Well, that's quite a big assumption.
What is the guaranteed rate of return under that option?
If you could get even a 5% guarantee and don't have an immediate need for the money, I'd take it in a heartbeat.
Annuity terms are all over the place with all sorts of provisions, terms and contingencies; so generally it's not wise to focus on one aspect of the annuity (the interest rate) without understanding all the provisions.
Look at it this way, if the annuity is structured to pay 1,000. a year for 30 years, the first year, if the annuity earned 7.5%, that would equal $816.67. So that 1st year the balance of the $1,000. would come from principal, or $183.33. That would leave a balance of $10,704.67 for year 2 @ 7.5% would equal 802.85 and the balance of the $1,000. withdrawal would have to come from principal or $197.15 leaving a principal balance for year 3 of $10,507.52, and so on.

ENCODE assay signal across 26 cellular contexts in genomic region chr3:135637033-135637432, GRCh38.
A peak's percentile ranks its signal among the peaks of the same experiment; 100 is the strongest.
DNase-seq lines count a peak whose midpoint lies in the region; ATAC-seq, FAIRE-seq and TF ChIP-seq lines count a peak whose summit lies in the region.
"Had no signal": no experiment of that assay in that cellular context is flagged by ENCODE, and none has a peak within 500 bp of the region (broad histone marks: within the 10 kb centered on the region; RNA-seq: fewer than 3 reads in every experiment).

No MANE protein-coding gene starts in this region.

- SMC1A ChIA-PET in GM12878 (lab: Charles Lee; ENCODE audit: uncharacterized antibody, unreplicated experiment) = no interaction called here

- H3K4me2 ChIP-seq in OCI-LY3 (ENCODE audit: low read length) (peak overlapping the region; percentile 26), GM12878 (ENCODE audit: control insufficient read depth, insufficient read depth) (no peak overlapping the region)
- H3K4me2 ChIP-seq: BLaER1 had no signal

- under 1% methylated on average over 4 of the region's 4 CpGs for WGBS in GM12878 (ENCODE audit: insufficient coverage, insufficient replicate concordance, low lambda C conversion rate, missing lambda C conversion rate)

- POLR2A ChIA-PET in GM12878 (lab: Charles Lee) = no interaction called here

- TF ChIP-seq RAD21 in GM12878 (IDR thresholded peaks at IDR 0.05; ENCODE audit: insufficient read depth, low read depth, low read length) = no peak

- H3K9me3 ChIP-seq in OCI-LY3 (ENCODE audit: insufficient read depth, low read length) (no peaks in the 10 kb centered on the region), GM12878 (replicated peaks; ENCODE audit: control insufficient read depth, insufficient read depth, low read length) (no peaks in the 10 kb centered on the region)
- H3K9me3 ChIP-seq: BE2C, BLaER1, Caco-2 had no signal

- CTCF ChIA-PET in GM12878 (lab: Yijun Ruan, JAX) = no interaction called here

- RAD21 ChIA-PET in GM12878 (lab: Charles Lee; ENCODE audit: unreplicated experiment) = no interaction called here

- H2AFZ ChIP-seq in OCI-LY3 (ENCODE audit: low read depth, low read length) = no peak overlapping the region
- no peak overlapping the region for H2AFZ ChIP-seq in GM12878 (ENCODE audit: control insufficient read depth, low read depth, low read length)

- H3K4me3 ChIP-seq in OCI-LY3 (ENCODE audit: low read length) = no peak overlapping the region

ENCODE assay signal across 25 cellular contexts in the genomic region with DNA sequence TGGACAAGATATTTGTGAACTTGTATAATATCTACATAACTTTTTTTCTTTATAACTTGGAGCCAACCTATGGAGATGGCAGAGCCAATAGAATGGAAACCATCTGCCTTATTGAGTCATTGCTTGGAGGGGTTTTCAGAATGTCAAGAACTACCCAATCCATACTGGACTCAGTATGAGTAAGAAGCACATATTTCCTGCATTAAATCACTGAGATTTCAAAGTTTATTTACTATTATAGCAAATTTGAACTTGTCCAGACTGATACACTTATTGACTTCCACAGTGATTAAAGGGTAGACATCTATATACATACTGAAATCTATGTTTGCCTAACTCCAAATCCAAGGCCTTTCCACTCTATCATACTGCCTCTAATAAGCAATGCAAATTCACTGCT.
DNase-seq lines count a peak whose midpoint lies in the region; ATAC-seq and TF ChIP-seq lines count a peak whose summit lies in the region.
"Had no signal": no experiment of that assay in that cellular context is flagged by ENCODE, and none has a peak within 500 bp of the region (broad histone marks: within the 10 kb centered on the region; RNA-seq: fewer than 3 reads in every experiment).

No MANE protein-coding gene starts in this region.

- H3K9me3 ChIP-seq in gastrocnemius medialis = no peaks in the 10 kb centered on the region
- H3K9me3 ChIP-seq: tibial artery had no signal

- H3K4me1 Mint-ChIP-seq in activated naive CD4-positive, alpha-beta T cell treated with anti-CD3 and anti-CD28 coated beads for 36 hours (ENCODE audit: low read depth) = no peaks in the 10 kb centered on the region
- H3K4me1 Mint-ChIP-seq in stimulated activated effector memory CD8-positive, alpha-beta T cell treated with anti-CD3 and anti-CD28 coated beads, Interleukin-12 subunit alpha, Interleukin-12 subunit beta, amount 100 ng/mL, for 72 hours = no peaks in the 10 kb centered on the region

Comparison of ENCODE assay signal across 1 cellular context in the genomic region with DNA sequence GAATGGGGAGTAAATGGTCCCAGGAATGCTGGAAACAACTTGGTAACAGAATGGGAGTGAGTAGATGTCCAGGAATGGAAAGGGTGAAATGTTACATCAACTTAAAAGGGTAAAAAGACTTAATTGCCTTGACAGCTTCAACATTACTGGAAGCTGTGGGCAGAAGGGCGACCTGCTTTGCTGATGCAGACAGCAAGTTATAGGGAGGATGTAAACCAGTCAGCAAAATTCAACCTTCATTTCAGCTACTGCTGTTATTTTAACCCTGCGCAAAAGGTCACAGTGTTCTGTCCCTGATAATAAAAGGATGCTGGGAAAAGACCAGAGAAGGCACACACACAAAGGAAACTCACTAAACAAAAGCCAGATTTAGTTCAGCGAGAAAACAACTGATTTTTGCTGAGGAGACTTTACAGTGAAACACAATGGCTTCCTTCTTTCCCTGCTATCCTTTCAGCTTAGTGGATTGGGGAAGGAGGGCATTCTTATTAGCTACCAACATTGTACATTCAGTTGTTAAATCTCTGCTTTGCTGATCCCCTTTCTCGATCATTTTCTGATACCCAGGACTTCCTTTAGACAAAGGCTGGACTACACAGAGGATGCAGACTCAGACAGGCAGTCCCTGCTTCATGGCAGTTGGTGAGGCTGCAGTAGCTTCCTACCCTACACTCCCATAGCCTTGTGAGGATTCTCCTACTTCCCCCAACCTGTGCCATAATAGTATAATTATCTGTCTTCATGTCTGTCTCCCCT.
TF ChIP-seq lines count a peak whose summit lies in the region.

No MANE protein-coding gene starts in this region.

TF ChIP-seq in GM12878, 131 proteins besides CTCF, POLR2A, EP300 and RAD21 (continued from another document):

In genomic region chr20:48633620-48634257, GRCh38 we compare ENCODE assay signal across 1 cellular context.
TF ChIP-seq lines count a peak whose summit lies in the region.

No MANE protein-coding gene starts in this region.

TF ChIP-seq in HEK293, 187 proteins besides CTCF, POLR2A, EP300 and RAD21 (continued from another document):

The only problem is, that the Insurance Company has the same investment problems you do. Where are they going to earn 7.5% in today's investment market? Making unrealistic projections is only one of the significant problem with annuities.
So, the only projection you can rely on, is the guaranteed rate of return and only then if the Insurance Company itself has at least an A rating as their obligations are only as good as the Insurance Company's ability to stay in business and honor their commitments. In the past, many Insurance Company's defaulted on the their annuity obligations because they couldn't achieve the investment earnings "guaranteed" in their contracts.
How much did your current annuity earn over what period? What was your initial deposit?